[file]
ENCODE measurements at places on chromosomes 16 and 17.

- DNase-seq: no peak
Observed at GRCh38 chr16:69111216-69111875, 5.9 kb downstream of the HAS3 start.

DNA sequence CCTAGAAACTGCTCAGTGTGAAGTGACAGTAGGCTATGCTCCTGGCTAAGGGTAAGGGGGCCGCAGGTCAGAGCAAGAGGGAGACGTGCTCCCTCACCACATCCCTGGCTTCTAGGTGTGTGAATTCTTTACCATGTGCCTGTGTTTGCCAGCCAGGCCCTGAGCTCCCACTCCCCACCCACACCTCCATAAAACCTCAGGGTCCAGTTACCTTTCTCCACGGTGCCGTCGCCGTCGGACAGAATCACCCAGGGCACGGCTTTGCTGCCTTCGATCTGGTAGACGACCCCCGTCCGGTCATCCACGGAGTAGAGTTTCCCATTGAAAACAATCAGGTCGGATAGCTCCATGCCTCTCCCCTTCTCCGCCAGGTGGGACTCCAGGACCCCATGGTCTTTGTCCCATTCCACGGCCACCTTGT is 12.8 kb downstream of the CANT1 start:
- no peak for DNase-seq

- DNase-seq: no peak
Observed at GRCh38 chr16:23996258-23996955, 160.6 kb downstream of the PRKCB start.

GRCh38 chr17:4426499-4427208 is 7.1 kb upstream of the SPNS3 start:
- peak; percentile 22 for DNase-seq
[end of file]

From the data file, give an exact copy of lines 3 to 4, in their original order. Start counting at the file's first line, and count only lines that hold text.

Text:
Observed at GRCh38 chr16:69111216-69111875, 5.9 kb downstream of the HAS3 start.

DNA sequence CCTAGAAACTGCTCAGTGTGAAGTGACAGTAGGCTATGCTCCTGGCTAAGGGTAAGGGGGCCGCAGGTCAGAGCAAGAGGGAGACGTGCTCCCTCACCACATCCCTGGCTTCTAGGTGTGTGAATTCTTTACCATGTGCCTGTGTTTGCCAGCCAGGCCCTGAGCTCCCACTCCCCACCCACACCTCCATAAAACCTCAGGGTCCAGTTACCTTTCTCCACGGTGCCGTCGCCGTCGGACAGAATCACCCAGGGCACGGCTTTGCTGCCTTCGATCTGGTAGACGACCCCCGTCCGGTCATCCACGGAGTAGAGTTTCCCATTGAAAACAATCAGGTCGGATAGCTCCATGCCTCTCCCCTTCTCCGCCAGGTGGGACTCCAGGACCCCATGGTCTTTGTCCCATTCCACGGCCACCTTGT is 12.8 kb downstream of the CANT1 start: